Griffin does not possess a lot of lateral quickness. As a result, the 18-year-old gave up a lot as an on-ball defender, especially along the perimeter. In isolation, Griffin will get burned. Opponents are able to easily turn the corner on him and he gives up a lot of driving lanes.
While he struggles on the perimeter, Griffin is a stout defender in the paint. Griffin uses his 222-pound frame and 7-0 wingspan to hold his own in the post. He does a good job rotating as a help defender and giving opponents difficult looks at the rim.
Griffin consistently gets good positioning as an off-ball defender. He cuts off the passing lane to his mark and is positioned to rotate as a help defender. However, that is where the positives end for Griffin’s off-ball defense.
While he gets good initial positioning on defense, Griffin lacks the defensive awareness to be an impactful off-ball defender. The 18-year-old is often caught ball watching which left backdoor cuts wide open.
Despite his struggles on the defensive end of the court, Griffin is not a lost cause. He has the tools to be at least a neutral defender. Early in his career, coaches will want to hide him as an interior defender. A summer to recover from his knee injury should help him regain some lateral quickness. Improving his footwork should help his on-ball perimeter defense as well. He is unlikely to become a dominant perimeter defender, but if he puts in the work, he can become serviceable at the very least. Working on focus and not ball watching will go a long way toward improving Griffin’s off-ball defense.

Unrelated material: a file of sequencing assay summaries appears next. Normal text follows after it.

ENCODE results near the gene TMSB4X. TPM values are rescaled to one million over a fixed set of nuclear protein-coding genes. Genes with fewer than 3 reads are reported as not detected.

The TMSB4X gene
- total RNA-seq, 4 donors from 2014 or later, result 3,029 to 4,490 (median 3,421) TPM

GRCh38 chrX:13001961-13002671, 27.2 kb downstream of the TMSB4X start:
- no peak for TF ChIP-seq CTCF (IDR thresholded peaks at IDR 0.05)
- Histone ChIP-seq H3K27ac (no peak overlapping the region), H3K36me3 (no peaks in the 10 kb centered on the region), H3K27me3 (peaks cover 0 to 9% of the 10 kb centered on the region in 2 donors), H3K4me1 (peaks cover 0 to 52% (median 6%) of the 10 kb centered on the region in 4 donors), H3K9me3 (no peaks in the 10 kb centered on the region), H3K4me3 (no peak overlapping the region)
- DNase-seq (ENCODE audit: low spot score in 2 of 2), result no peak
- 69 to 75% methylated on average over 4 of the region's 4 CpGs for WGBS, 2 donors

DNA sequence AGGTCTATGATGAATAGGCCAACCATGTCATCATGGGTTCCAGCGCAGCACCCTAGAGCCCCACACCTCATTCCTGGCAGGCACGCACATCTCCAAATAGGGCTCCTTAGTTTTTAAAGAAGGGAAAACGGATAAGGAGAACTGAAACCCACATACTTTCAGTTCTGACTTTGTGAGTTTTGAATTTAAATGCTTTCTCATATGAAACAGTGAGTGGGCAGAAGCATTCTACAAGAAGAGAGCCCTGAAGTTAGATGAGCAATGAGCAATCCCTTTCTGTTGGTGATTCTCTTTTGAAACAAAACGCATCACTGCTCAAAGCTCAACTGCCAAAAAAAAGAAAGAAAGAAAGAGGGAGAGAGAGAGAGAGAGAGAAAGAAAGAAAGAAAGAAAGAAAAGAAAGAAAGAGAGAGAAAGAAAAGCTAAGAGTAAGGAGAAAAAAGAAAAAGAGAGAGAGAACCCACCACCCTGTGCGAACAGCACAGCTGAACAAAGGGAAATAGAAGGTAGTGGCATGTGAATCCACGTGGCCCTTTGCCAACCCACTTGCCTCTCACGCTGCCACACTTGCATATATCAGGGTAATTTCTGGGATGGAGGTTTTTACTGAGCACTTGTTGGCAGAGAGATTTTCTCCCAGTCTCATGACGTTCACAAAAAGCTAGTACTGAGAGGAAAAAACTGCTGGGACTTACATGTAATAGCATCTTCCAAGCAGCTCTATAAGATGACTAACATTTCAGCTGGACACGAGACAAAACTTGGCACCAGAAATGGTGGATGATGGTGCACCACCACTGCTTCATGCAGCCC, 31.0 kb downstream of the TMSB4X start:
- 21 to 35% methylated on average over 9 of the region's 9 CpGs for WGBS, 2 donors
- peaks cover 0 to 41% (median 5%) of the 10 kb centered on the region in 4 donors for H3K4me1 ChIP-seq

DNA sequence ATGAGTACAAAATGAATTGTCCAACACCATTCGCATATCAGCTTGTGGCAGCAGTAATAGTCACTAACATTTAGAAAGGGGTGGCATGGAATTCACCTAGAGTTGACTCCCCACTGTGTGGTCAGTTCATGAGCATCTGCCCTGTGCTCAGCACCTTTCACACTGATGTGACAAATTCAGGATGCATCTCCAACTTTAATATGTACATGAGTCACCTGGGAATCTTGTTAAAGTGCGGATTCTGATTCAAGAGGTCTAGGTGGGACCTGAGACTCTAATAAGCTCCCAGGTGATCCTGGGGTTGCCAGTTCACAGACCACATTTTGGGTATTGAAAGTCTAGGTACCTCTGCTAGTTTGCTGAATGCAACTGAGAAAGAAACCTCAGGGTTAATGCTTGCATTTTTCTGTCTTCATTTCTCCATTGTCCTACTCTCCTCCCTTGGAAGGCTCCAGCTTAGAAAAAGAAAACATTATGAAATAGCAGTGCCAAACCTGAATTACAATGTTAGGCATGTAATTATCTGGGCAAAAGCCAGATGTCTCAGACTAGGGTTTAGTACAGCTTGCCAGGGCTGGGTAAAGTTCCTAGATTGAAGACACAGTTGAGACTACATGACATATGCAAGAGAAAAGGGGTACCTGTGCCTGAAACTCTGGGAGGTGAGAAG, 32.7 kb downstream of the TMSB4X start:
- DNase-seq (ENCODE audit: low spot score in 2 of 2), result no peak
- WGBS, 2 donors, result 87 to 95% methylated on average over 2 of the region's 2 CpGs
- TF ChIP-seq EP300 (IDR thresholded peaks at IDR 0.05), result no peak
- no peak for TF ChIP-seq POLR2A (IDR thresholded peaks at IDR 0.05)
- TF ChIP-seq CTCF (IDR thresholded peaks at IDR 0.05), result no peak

Griffin’s fit in Detroit
If the Pistons fall in the draft lottery and select Griffin, the team’s three-point shooting would immediately be upgraded. Detroit ranked 29th in the NBA in three-point shooting percentage and 26th in three-pointers made. Only three players shot above 36 percent from beyond the arc for Detroit this past season.
As he adjusts to the NBA game and hopefully recovers some of his burst, Griffin can lean on his shooting from beyond the arc early in his career. The prospect would immediately be one of the better shooters on the Pistons’ roster. His off-ball movement and superb catch-and-shoot ability would make him a great kick-out option for Cade Cunningham. If the rest of his offensive game develops, Griffin could be a versatile wing player with borderline All-Star potential.
Defensively, Griffin will be a liability for any team early in his career. He has the tools to grow and with the right coaching can be at the very least a neutral defender.
The Jerami Grant question
If AJ Griffin is the pick at four or five, the Pistons likely hold off on moving on from Jerami Grant. Drafting one of the three headlining big men would all but guarantee Grant’s departure, but drafting Griffin is another story. The 6-6 forward will be best utilized off the bench where he can develop his offensive and defensive game while contributing efficient shooting from beyond the arc.
The Pistons could try to ship Grant off at the trade deadline or work out a sign-and-trade the following offseason. If Detroit ultimately moves on from Grant, Saddiq Bey would slide into the four spot while Griffin fills in as the starting three. If they extend Grant, the 18-year-old could fill the sixth man role as Detroit looks to turn the corner in the coming years.
The Pistons have depth at the wing position. Bey, Hamidou Diallo, Isaiah Livers, Frank Jackson and Cunningham, to a certain degree, all hold roles as wing players. Weaver and the Pistons front office could easily pass on AJ Griffin to avoid a logjam at the wing positions, but if Griffin’s medicals are clean, his upside could be too enticing to pass on.